DeterminationDetermined by the genes inherited from the parents.Determined by the genotype and environmental factors, including diet, lifestyle, and climate.
VisibilityNot directly observable; can only be assessed through genetic tests.Directly observable traits such as height, skin color, and eye color, or measurable characteristics like blood type and enzyme activity.
VariabilityRemains constant throughout life. Genes received at conception are unchanged.Can change over time. For instance, weight and skin tanning can vary significantly due to environmental factors.
ExamplesA person carrying a recessive allele for cystic fibrosis, which might not be expressed.A person actually exhibiting symptoms of cystic fibrosis due to the presence of two recessive alleles.
InheritancePassed down from parents to offspring through genes. Each parent contributes half of the offspring’s genotype.Not inherited directly. While genetic potential is inherited, the phenotype is the expression of that potential under particular environmental conditions.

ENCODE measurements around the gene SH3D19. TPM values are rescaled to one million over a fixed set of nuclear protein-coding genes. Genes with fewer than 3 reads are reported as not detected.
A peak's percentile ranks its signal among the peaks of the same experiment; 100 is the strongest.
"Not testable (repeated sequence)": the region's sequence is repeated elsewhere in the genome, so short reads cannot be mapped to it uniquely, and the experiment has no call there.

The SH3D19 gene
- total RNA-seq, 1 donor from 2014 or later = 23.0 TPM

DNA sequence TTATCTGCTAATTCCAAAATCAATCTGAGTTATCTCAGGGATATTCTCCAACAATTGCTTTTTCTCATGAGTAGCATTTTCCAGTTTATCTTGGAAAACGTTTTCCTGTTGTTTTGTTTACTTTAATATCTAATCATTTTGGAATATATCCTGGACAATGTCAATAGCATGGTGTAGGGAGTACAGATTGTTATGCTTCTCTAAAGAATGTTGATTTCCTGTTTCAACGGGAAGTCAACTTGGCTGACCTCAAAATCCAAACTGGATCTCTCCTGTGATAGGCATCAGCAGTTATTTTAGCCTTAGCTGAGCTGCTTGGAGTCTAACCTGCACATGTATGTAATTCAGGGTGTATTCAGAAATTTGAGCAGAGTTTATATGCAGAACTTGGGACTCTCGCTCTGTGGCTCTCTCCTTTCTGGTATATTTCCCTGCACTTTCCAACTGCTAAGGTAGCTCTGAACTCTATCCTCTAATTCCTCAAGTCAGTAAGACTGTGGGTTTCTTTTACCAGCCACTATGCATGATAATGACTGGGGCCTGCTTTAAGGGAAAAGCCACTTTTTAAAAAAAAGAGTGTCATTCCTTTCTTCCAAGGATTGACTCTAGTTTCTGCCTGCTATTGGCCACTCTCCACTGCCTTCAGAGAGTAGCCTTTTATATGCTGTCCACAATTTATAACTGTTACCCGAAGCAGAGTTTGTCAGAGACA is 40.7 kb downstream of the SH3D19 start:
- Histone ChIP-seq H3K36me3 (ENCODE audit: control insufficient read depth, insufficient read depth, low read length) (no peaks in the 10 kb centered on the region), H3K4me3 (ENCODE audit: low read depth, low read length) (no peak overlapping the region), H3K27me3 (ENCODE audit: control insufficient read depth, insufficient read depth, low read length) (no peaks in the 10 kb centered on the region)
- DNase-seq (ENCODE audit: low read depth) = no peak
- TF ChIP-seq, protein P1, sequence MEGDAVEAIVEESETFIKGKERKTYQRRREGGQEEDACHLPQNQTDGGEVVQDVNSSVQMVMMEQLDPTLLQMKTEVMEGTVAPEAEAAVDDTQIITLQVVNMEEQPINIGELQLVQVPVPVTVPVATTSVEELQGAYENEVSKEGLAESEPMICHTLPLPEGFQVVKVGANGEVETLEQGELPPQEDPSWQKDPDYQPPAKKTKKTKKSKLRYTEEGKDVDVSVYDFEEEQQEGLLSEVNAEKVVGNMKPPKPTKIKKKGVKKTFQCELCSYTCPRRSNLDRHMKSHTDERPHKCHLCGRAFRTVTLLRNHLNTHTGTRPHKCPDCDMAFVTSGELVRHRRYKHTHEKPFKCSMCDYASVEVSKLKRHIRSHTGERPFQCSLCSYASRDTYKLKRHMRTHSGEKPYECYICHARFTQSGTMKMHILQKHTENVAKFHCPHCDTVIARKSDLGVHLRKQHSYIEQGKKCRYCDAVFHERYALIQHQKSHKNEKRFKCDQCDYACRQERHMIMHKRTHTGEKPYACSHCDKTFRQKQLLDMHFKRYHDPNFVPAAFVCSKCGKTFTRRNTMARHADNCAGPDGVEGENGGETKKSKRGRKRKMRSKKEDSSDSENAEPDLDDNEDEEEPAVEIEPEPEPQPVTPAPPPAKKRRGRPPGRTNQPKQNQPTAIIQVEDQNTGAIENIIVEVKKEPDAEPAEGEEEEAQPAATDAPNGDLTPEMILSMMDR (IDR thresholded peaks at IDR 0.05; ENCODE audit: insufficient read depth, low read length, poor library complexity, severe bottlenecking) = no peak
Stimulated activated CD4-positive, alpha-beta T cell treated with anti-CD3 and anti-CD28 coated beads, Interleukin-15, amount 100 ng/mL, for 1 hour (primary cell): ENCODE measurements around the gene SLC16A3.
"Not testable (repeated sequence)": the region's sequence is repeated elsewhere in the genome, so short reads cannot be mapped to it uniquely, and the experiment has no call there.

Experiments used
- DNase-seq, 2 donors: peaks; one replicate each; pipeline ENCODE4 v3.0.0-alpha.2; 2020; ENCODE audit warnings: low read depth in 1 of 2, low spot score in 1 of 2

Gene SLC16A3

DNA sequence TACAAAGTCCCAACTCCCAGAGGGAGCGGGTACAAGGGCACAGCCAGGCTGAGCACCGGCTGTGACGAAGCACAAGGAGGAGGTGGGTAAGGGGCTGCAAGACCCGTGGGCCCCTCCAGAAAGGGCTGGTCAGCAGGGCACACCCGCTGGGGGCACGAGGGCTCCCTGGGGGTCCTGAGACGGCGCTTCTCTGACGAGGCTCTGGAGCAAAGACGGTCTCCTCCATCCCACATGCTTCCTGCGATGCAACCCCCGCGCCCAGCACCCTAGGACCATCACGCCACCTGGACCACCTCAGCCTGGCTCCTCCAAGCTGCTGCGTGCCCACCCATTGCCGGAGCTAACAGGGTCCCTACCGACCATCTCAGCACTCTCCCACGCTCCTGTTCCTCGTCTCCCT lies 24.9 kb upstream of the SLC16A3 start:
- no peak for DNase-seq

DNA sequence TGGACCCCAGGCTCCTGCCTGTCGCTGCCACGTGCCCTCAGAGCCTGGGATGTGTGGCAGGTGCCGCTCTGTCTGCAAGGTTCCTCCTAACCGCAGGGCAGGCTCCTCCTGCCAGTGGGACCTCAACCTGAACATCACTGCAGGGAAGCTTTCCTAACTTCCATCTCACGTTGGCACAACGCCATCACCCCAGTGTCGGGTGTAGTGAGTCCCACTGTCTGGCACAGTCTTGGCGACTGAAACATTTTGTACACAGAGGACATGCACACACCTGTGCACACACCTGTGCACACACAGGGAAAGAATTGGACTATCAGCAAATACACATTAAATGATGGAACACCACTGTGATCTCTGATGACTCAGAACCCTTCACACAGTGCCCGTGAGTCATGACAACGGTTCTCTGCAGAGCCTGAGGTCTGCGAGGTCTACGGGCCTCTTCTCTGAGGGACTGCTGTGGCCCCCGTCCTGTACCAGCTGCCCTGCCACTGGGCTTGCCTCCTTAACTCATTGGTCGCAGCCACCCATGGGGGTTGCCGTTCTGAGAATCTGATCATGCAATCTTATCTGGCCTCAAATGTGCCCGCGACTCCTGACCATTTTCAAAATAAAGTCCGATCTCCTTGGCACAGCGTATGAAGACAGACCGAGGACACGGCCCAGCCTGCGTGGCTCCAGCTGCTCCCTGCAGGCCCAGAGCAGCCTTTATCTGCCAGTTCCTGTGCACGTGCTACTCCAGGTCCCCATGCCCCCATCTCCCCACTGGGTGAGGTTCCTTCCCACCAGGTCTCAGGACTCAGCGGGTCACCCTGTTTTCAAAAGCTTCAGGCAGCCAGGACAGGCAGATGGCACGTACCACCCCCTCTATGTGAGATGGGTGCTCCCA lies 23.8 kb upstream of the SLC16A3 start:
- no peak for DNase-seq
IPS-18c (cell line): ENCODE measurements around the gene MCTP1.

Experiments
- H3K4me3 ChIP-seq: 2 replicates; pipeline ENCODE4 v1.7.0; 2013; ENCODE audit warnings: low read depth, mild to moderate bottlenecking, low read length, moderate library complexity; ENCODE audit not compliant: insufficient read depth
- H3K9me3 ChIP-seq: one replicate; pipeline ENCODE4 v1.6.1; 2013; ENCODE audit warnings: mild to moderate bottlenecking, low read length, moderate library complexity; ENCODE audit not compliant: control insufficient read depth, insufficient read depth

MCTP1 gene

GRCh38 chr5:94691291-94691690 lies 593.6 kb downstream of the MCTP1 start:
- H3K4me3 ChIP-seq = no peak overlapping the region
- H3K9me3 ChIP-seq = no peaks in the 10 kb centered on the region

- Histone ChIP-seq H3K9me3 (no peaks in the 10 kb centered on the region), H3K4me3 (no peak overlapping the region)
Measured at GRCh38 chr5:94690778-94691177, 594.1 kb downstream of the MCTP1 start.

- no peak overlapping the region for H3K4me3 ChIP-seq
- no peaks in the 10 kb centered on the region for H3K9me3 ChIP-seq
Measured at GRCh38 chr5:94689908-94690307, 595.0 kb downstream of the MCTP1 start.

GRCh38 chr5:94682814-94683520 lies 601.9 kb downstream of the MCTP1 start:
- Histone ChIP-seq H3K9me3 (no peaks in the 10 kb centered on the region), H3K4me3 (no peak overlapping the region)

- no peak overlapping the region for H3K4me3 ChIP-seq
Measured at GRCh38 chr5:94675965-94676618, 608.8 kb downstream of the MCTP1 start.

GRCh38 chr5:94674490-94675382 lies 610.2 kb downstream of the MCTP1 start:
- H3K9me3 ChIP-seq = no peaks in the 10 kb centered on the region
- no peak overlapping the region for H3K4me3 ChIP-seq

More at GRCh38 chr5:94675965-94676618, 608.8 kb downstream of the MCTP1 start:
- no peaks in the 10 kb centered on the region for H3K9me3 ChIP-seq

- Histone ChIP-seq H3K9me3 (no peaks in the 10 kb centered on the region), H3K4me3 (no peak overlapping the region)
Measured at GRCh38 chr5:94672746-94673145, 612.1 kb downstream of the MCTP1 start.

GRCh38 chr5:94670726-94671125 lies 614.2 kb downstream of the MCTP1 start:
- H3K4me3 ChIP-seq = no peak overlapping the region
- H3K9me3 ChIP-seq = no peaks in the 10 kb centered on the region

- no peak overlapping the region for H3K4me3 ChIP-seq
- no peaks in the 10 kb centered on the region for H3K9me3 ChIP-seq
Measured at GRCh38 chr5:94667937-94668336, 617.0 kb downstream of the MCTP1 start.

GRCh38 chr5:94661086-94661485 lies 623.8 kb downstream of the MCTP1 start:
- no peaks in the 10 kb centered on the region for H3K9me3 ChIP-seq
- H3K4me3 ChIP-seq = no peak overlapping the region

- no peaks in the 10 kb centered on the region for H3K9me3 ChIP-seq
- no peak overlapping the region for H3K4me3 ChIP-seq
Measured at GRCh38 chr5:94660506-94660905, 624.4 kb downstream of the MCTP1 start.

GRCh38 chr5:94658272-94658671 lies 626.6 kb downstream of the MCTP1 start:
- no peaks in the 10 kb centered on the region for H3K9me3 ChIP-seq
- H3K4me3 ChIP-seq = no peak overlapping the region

Change due to MutationCan change if a mutation occurs in the DNA sequence. Such changes can be inherited.Can be affected by mutations in the genotype, but also by new environmental conditions; not all changes in phenotype are inheritable.
StudyStudied in genetics through breeding experiments, DNA sequencing, and molecular biology techniques.Studied through observations of physical traits, physiological responses, and behaviors in various environmental contexts.
PredictionGenotype can be used to predict possible phenotypes but does not guarantee specific outcomes due to environmental influences.Phenotype can give clues about genotype but cannot reveal exact genetic composition without genetic testing.

Key Similarities Between Genotype and Phenotype

  • Basis in Genetics: Both genotype and phenotype are fundamental concepts in genetics. The genotype acts as the genetic blueprint contributing to the phenotype, the physical expression.
  • Role in Heredity: Both play crucial roles in the study of heredity and evolution, helping to understand how parents pass traits to offspring.
  • Influence on Traits: Each influences the traits of an organism. While an organism carries its genotype as a set of genes, the phenotype represents the expression of these genes, evident in the organism’s physical appearance and behavior.
  • Subject to Study: Researchers study both genotype and phenotype in genetics and biology to understand how organisms inherit traits, how these traits manifest, and how variations occur.